This is a kind reminder that the deadline to submit an abstract for the conference Time and Machines, 1700-1850: Economy, Productivity, Discipline (co-org. Gianenrico Bernasconi, University of Neuchâtel, 19-20 January 2023) is set on 30 September 2022.
We welcome abstracts (in either English or French) of no more than 500 words, to be sent to the address < mailto:email@example.com > or < mailto:firstname.lastname@example.org >. Submissions from early career researchers are very welcome. Funding will be available to cover accommodation expenses and meals.
As of the eighteenth century, machines became central to the process of technological innovation. The ‘mechanical arts’ then encompassed a large spectrum of disciplines and practices, whose commonality – as Jean d’Alembert stressed in the article ‘Machine’ of the Encyclopédie (vol. 9, 1765, p. 794b) – lied in the endeavor to regulate a given force, and maximize its action. Artisans were most often in charge of the creation of machines and of the elaboration of knowledge linked to their functioning, although natural philosophers also got engaged with technological innovation. In this respect, one might consider the importance of providing expertise on machines for the learned societies of the time, in France (the Paris Academy of Sciences) as well as in Britain (the Royal Society of London and the Society of Arts).
In the creation of machines and their assessment, a key role was played by the concept of ‘economy’. This notion had multiple meanings: the economy afforded by machines could be of materials, of human force, but also of time. As d’Alembert underscored in the article mentioned above, a machine could also be defined as a device ‘aimed to produce movement in a way that saves time in the execution of the effect’ (p. 794b). It is therefore not surprising to find a recurrent insistence on time economy in the assessments of machines submitted for scientific evaluation, as testified – to mention just one example – by archival documents held at the Paris Academy of Sciences. Most often, the economy of time was associated with that of fuel (wood, charcoal, etc.), of crucial importance in an age constantly threatened with the dearth of energetic supplies.
The efficiency of machines, particularly regarding the time in which they executed their operations, was crucial also to determine their potential productivity. When the use of a machine was embedded in a chain of production, as was the case in manufactures, the rigid temporal organization of the technical procedure was crucial to control the procedure, the outcome, and the management of workforce, thus ensuring a steady increase of profit. This aspect does not only emerge from expert reports on manufactures or the text of patents, but also from late eighteenth and early nineteenth-century literature on technology and industry. One might consider the discussions of time economy provided in Alexander Hamilton’s Report on the Subject of Manufactures (1791), Joseph-Gérard Christian’s Vues sur le système général des opérations industrielles, ou plan de technonomie (1819), Charles Babbage’s On the Economy of Machinery and Manufactures (1832), and Léon Lalanne’s Essai philosophique sur la technologie (1840).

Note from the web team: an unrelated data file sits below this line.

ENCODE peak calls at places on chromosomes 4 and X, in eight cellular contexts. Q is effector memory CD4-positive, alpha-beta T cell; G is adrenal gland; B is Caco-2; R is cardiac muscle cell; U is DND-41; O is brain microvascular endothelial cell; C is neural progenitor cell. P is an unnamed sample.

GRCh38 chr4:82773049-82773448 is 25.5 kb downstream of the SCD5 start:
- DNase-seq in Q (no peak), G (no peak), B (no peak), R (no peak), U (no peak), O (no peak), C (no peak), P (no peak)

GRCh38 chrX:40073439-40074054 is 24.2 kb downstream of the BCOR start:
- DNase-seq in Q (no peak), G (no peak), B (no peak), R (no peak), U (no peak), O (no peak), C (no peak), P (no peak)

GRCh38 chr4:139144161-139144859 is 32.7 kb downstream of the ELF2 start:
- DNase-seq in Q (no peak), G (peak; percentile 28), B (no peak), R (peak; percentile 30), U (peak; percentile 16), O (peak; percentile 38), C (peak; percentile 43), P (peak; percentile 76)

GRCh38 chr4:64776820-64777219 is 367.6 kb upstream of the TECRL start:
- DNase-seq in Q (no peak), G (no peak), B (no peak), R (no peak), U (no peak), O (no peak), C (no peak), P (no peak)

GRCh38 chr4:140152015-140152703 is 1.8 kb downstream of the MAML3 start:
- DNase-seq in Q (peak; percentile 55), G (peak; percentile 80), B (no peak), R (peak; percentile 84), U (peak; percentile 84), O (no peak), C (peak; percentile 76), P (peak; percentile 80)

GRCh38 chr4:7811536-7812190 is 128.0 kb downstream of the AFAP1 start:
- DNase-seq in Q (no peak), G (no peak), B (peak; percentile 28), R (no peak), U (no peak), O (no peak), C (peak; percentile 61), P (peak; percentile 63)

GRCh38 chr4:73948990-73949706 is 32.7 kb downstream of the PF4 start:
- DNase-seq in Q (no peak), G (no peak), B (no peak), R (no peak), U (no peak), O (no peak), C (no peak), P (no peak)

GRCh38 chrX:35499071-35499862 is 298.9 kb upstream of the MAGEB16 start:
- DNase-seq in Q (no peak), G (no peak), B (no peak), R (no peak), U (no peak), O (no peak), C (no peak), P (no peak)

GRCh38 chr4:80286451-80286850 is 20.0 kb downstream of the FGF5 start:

In the early industrialization period, the practice of time economy became a source of discipline. In a seminal article of 1967 – Time, Work-Discipline, and Industrial Capitalism – E.P. Thompson illustrated the time discipline to which individuals were submitted in the industrial age. An idea of regularity and of ‘time thrift’ became widespread in society after the introduction of rationalized working rhythms in factories. This new perception of time overthrew the traditional time consciousness of people, shaped by natural cycles and ‘task-oriented’ work. Thompson gave a strong moral connotation to time discipline, as a condemnation of idleness and time waste. He also established – partly inspired by Max Weber – a connection between time economy, the rise of capitalism, and Puritanism, giving a religious connotation to time discipline. Whilst several historians have casted several doubts on the validity of Thompson’s account (e.g., Glennie and Thrift 1996), less attention has been dedicated to the relationship between the emergence of time discipline and the mechanization of labor, which seems however to be one of the key innovations in the industrial development between the eighteenth and the nineteenth century. Likewise, the broader social implications of the idea of time discipline, such as in the emergence of forms of temporal organization with special reference to mobility (of people, goods, or information) still need further investigation.
We welcome submissions on the relationship between time and machines in the period 1700-1850. The issues dealt with in the papers might include (but are not restricted to) the following:
I look forward to reading your proposals.